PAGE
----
How to CLEARly have psychological safety at meetings

Bob: “Well, Wendy, what do we need to do to start building psychological safety?”

Me (Wendy): “Good question. There are a number of ways. According to Modern Agile, we can establish meeting safety when we begin a meeting by agreeing to be CLEAR.”

Bob: “What do you mean by agreeing to CLEAR? Aren’t we always clear?”

Me: “CLEAR stands for Curious, caring & open-minded, Listen to one another, Encourage everyone to contribute, Avoid dominating or interrupting, and Repeat & review people’s points.”

Bob: “Oh! Then, is there anything specific we need to do to be CLEAR?”

Me: “Well, remember how we aligned everyone for the training at the start? This goes before the alignment. This is a team agreement that the people who are meeting agree on how to behave before the meeting starts. So, we would say something like, “Can we agree to be CLEAR?” This means people agree to keep an open mind, be curious, and care about others. People should also practice listening and understanding others first with what they are saying, not immediately pass judgment or respond. How many times have you been in a conversation or meeting where after saying one thing, you immediately get shut down, or your point is dismissed – even though you haven’t explained your context fully? How did that make you feel?”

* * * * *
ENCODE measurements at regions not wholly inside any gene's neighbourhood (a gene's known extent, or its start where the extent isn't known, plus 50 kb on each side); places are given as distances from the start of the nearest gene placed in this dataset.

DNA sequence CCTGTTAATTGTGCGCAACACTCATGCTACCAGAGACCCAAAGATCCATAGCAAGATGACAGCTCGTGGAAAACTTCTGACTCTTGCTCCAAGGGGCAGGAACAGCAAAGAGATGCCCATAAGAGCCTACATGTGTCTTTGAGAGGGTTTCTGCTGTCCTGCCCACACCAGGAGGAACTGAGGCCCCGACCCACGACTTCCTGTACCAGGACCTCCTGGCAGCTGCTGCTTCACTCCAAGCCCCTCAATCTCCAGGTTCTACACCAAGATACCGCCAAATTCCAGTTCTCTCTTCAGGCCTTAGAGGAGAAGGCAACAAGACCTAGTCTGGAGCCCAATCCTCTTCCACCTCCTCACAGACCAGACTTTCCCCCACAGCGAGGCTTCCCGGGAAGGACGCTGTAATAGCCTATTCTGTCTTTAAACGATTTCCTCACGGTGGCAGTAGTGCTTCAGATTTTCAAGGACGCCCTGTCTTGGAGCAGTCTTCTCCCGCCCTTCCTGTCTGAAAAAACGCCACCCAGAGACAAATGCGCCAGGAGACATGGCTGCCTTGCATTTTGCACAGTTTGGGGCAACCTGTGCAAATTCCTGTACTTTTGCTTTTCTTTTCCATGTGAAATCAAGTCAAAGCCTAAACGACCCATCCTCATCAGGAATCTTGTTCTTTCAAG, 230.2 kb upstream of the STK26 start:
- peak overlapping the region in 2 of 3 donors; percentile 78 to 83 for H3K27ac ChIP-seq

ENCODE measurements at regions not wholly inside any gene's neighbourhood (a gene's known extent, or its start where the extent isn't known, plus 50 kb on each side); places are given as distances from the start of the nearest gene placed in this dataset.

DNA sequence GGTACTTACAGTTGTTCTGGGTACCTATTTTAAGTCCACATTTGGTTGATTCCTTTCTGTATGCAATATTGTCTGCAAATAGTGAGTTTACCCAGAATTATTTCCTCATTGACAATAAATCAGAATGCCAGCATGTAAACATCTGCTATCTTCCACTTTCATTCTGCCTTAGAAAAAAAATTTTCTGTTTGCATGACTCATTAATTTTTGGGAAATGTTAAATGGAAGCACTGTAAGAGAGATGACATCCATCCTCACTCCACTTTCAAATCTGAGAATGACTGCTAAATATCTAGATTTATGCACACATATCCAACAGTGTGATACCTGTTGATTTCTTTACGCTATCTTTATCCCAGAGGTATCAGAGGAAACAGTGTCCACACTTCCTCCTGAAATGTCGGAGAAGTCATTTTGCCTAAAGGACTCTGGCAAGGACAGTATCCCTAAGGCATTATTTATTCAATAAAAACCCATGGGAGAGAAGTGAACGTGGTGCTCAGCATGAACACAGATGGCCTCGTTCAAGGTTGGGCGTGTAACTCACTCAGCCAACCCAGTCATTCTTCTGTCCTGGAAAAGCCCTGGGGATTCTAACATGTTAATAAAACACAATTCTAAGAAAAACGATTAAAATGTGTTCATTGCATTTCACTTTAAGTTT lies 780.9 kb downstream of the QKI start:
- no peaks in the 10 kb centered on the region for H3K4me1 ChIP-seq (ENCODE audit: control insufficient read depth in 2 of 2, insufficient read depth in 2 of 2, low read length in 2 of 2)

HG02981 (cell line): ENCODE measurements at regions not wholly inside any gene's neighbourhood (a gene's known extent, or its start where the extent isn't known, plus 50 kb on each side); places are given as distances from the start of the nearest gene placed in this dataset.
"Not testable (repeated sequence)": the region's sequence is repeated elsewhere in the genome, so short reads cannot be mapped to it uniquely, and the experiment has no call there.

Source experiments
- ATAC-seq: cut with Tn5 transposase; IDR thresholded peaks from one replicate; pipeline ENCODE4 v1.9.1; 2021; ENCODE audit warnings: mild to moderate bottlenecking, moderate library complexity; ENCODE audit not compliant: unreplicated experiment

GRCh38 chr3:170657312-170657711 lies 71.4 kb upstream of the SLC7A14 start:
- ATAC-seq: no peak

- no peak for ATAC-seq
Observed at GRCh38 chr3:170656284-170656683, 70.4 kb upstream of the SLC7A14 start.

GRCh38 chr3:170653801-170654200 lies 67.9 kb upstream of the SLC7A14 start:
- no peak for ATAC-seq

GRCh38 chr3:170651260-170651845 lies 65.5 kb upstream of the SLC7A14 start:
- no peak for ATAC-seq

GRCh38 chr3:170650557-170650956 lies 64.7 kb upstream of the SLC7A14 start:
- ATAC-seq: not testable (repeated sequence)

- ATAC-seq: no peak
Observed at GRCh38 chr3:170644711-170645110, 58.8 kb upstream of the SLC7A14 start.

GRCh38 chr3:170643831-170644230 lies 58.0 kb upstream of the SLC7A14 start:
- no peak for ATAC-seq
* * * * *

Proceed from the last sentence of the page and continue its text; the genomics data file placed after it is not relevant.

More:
Bob: “Oh yeah – at that point, I didn’t want to be in the meeting – and it just started.”

Me: “Yes, your psychological safety was broken. And it made it harder for you to stay in the meeting, much less contribute, right? By agreeing to be CLEAR, and what each letter means at the beginning of the meeting, and having everyone agree to it – that’s how you start building psychological safety.”

Bob: “At every meeting?”

Me: “Well, yes. This is the team agreement on how the people in the meeting agree to behave in each meeting. Besides, when we ask, “Can we agree to be CLEAR?” at the beginning of every meeting, it’s a good reminder to people on how they should act. If they don’t act that way, we can point out that they are not doing what they agreed on. That is how to build psychological safety step by step.”

Bob: “Ah, I get it now! So, by being able to call it out when people are behaving differently than what they agreed on, that’s also part of what having psychological safety means, to be able to flag issues while still supporting each other. That way, it will lead to having an environment where we can debate serious issues without tearing down the trust.”

Me: “YES, exactly! Psychological safety is not built in one day. It is built one meeting at a time, one day at a time.”


In the meantime, you can see all the articles I’ve written on the subject on meetings.

Read the rest of Wendy’s story here:

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